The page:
Windschuttle to 'Sharon Gould' on the article:
"I really like the article. You bring together some very important considerations about scientific method, the media, politics and morality that I know our readers would find illuminating… if you could re-work the intro along these lines, we would be very pleased to publish the article in our January edition. I would need to hear back from you as early as possible next week".A blogsite has been compiled to describe the origins of the hoax. Windschuttle has admitted the hoax but has described the article as 'fraudulent journalism'. That is one interpretation - another is that Windschuttle in making editorial judgements is not good at discriminating between sense and outrageous stupidity.
That in itself is not a crime. I edit a journal myself and am not expert on more than half the submissions made. But that is why all articles undergo a refereeing process. Quadrant might think of doing much the same. Its output on climate change issues (in particular) could not fail to improve.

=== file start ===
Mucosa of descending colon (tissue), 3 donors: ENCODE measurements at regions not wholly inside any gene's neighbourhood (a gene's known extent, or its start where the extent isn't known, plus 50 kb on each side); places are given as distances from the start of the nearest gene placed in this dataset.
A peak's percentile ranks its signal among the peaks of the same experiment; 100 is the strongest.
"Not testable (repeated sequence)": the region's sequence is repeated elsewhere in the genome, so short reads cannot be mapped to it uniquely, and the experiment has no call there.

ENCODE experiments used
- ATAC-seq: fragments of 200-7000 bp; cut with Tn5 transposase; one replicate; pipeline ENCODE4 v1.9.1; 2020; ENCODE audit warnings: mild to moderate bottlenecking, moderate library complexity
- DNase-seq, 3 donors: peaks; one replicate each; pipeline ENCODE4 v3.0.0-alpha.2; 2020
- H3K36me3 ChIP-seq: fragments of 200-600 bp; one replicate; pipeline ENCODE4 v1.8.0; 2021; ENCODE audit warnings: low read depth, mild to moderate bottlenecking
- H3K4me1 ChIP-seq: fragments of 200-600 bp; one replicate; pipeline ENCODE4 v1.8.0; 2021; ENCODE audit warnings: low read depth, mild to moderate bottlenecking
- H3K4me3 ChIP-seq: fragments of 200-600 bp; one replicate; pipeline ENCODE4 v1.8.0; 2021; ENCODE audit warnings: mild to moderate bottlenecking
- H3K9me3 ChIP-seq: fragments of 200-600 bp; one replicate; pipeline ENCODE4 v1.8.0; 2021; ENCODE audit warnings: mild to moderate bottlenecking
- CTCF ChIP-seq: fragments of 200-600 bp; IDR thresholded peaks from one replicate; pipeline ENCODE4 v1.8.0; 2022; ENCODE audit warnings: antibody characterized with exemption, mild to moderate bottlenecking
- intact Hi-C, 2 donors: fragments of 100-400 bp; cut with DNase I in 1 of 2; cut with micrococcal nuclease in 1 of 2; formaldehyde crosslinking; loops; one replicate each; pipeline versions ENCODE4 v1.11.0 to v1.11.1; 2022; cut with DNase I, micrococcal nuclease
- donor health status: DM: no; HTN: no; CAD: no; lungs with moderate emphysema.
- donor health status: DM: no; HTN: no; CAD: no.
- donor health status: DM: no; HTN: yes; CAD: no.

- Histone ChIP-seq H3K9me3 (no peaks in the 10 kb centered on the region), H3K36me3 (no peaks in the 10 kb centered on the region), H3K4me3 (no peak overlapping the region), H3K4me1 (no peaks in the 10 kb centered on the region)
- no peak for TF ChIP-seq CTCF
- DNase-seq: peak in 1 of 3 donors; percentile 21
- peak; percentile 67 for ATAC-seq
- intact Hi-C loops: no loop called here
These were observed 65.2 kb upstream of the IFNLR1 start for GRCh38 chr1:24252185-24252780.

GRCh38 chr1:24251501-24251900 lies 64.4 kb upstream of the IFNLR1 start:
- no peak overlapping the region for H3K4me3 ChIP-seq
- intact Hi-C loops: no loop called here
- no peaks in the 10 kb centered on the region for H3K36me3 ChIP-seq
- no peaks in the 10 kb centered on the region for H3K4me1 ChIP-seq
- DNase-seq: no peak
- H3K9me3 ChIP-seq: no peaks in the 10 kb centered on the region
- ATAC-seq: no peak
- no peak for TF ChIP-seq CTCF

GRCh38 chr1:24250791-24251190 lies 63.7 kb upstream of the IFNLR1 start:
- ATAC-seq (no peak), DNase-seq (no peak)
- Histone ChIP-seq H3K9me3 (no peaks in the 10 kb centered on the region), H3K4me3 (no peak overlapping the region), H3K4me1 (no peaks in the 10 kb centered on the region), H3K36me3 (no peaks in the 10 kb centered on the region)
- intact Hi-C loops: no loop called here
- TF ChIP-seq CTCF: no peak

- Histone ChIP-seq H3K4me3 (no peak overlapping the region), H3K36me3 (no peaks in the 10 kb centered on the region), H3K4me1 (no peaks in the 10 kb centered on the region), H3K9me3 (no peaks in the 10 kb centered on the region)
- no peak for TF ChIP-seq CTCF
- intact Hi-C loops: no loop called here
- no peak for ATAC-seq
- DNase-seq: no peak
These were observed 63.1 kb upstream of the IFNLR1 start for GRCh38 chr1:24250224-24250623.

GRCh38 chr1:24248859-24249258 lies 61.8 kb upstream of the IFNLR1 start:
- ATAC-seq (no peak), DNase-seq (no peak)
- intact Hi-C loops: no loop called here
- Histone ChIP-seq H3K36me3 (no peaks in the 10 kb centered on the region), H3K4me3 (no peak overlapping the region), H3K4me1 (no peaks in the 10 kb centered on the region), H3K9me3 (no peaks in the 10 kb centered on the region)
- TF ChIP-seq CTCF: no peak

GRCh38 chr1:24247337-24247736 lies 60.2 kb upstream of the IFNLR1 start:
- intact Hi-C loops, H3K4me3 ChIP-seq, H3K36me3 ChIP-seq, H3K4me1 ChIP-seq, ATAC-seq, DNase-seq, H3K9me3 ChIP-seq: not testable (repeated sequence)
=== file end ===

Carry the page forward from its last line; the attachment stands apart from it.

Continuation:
It might also think about checking the bona fides of its contributors.
* Example (quote from the hoax Quadrant article)
"Let us suppose Australia had plans to commercialise a variety of wheat engineered with human genes.
Too far-fetched a scenario? Not at all. Human genes are at present engineered into tobacco plants in order to produce a protein called Factor VIII, and into rice crops to produce a protein that when consumed triggers human immune responses.
In July 2003, buried within a footnote of an article in the Plant Biotechnology Journal was an astonishing revelation. Researchers at the CSIRO had, according to the reference, abandoned plans to commercialise a variety of wheat that had been engineered with human genes. The genes were responsible for helping trigger immune responses in humans. When eaten, the wheat could potentially trigger a body’s immune response to fight pre-cancerous cells, but the company’s annual report, according to the footnote, stated: “the transgenic wheat was abandoned because of the potential of perceived moral issues among the public”."
Yep, Keith, I strongly recommend refereeing science-based articles or articles claiming to state facts. What confidence can anyone otherwise have in the content of Quadrant?